business news in context, analysis with attitude

by Michael Sansolo

As any casual MNB reader knows, we love to find metaphors for business lessons in any place you can and might never imagine. But for today’s lesson, I even surprised myself.

For more reasons than I can name, I have never been a fan of Howard Stern, the well-known, well-compensated and both widely loved and detested shock jock. His style of humor just never worked for me.  But balancing that with my love of Bruce Springsteen’s music, I decided to checkout Stern’s recent interview with The Boss as Springsteen is known. (Kevin wrote about it a couple of weeks ago;  You can find it on HBO Max and no doubt on the Sirius radio stations dedicated to both Stern and Springsteen.)

The spoiler is this: the interview is fabulous and at no point does Stern behave unprofessionally or rudely, as used to be his wont. Instead he comes across as a knowledgeable Springsteen fan who can’t believe he gets to ask an endless array of insightful questions.  And Springsteen answers everything in his trademark style of humility, self-reflection and authenticity.

Late in the interview they get on a topic that should resonate or at least challenge any business. Stern recalls that Springsteen once likened his career of music making to a continuous conversation with his fans, listeners and audiences. And as they discussed the topic, Stern admitted that his long career is basically the same thing.

Honestly, your business or mine is the exact same as well. You have a long-running relationship with your customers whether you are running stores, offering services or producing products. Your hope is that they’ll stay loyal and keep buying from you.

But you also know that your consumers (like Springsteen’s) change. They age, their tastes shift and your hope is that you move with them, retaining their business in the process even while you try to enlarge your audience. (Quite honestly, all the same might be said about what Kevin and I do here on MNB or what we continually do in our speeches. I promise you this: what we say and write today is miles away from whatever we were saying in 2001, when MNB began.)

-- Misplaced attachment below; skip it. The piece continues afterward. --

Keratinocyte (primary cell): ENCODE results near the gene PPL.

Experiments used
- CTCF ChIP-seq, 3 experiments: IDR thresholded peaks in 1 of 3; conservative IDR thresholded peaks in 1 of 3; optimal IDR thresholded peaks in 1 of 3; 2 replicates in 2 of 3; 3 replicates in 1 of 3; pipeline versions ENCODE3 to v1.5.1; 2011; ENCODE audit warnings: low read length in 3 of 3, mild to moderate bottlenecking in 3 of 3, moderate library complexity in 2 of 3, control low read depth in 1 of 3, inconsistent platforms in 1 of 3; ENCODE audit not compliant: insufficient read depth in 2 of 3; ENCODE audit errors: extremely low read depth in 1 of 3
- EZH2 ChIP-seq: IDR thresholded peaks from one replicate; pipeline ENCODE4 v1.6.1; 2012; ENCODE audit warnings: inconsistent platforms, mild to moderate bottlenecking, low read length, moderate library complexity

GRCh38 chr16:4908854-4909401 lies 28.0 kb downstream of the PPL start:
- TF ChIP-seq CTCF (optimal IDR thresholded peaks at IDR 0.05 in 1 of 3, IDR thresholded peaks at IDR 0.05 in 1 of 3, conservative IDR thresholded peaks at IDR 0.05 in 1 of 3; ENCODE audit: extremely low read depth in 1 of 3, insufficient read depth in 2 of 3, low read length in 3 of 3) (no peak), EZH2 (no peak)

Springsteen’s take on that long-term conversation is especially fascinating because he knows that his concerts (and they are legendary) must include his standards be they "Born to Run," "Rosalita," "Born in the USA" or "Thunder Road."  But he talks about how his music and messages have shifted as he aged from a young rocker into a long-married senior citizen with adult children. In countless ways his lifelong conversation with his audience has evolved with him. Stern said the same applies to him.

And it applies to all of us. We have to constantly challenge ourselves to find paths to reinvention, so that our offering is always fresh, relevant and current, yet at the same time, stays true to who we are. It’s not hard to think of companies that failed to do one or both parts of that challenging mix and no longer matter or even still exist.

So whether or not you like Springsteen or Stern or whether you get to see the interview, take with you the concept of a lifelong conversation or relationship with your customers and question of how your conversation has evolved and grown to make it stronger today than ever.

And remember, it still has to keep changing tomorrow and beyond. 

Michael Sansolo can be reached via email at

His book, “THE BIG PICTURE:  Essential Business Lessons From The Movies,” co-authored with Kevin Coupe, is available here.

And, his book "Business Rules!" is available from Amazon here.